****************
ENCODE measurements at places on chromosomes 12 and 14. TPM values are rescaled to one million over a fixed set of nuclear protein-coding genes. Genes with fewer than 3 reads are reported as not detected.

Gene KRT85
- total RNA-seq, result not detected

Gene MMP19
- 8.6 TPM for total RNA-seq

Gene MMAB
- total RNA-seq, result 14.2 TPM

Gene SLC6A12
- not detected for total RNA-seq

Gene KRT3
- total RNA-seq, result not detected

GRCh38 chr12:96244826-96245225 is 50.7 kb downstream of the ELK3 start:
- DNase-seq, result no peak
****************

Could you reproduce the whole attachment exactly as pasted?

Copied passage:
ENCODE measurements at places on chromosomes 12 and 14. TPM values are rescaled to one million over a fixed set of nuclear protein-coding genes. Genes with fewer than 3 reads are reported as not detected.

Gene KRT85
- total RNA-seq, result not detected

Gene MMP19
- 8.6 TPM for total RNA-seq

Gene MMAB
- total RNA-seq, result 14.2 TPM

Gene SLC6A12
- not detected for total RNA-seq

Gene KRT3
- total RNA-seq, result not detected

GRCh38 chr12:96244826-96245225 is 50.7 kb downstream of the ELK3 start:
- DNase-seq, result no peak